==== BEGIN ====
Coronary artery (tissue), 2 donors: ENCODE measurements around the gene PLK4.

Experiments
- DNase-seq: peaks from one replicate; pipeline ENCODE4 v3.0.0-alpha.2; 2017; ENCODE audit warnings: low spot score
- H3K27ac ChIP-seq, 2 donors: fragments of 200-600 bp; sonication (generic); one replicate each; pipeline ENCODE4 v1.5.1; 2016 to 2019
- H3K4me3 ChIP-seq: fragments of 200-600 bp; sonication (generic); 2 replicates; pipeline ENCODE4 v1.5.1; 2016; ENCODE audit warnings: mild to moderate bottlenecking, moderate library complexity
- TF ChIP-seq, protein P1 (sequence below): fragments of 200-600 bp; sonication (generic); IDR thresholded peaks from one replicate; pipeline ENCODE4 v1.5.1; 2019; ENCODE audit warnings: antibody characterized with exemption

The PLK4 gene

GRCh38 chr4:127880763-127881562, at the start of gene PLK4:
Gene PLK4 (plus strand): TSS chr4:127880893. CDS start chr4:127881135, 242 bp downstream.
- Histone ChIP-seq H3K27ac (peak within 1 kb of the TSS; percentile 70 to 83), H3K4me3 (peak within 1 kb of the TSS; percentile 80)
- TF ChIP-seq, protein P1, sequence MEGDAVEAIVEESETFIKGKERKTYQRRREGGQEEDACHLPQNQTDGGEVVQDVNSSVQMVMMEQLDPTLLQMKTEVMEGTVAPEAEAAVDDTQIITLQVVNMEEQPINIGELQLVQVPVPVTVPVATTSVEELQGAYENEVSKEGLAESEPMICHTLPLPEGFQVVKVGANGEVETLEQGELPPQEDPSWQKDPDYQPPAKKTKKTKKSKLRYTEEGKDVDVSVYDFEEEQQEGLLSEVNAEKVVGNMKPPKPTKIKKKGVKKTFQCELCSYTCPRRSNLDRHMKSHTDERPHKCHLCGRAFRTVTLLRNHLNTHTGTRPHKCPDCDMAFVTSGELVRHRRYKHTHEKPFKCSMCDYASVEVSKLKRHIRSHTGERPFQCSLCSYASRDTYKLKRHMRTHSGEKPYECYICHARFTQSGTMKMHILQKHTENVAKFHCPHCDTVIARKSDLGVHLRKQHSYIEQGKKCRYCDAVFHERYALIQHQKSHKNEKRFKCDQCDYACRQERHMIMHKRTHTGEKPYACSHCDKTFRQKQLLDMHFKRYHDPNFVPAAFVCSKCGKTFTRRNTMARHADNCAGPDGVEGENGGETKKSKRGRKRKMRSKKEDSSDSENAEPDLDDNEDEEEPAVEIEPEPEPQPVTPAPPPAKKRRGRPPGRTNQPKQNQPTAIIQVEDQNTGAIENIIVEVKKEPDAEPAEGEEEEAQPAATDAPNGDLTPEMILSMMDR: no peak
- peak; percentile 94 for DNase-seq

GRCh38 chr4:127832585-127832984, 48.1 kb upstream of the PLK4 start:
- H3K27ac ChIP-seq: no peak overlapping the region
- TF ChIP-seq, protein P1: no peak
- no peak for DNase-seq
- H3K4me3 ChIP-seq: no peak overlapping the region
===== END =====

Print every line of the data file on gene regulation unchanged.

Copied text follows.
Coronary artery (tissue), 2 donors: ENCODE measurements around the gene PLK4.

Experiments
- DNase-seq: peaks from one replicate; pipeline ENCODE4 v3.0.0-alpha.2; 2017; ENCODE audit warnings: low spot score
- H3K27ac ChIP-seq, 2 donors: fragments of 200-600 bp; sonication (generic); one replicate each; pipeline ENCODE4 v1.5.1; 2016 to 2019
- H3K4me3 ChIP-seq: fragments of 200-600 bp; sonication (generic); 2 replicates; pipeline ENCODE4 v1.5.1; 2016; ENCODE audit warnings: mild to moderate bottlenecking, moderate library complexity
- TF ChIP-seq, protein P1 (sequence below): fragments of 200-600 bp; sonication (generic); IDR thresholded peaks from one replicate; pipeline ENCODE4 v1.5.1; 2019; ENCODE audit warnings: antibody characterized with exemption

The PLK4 gene

GRCh38 chr4:127880763-127881562, at the start of gene PLK4:
Gene PLK4 (plus strand): TSS chr4:127880893. CDS start chr4:127881135, 242 bp downstream.
- Histone ChIP-seq H3K27ac (peak within 1 kb of the TSS; percentile 70 to 83), H3K4me3 (peak within 1 kb of the TSS; percentile 80)
- TF ChIP-seq, protein P1, sequence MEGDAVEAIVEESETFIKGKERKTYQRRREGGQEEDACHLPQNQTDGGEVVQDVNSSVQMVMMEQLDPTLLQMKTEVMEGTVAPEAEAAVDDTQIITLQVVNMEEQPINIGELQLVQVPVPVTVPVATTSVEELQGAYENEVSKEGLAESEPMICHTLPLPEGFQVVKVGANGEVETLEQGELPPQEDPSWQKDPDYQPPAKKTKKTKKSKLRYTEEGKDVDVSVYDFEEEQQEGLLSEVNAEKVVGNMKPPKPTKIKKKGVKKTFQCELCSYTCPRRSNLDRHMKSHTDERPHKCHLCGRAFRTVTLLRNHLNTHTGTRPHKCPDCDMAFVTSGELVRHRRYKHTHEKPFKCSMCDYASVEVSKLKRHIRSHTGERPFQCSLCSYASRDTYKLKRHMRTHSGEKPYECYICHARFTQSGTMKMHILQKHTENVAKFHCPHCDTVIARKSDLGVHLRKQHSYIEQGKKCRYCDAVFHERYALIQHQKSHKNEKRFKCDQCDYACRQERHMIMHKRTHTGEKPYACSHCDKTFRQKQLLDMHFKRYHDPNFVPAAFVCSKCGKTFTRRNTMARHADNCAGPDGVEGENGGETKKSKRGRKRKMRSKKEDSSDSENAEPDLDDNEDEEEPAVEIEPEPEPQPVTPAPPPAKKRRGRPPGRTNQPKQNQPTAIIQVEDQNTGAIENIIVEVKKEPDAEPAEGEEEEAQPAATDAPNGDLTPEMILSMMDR: no peak
- peak; percentile 94 for DNase-seq

GRCh38 chr4:127832585-127832984, 48.1 kb upstream of the PLK4 start:
- H3K27ac ChIP-seq: no peak overlapping the region
- TF ChIP-seq, protein P1: no peak
- no peak for DNase-seq
- H3K4me3 ChIP-seq: no peak overlapping the region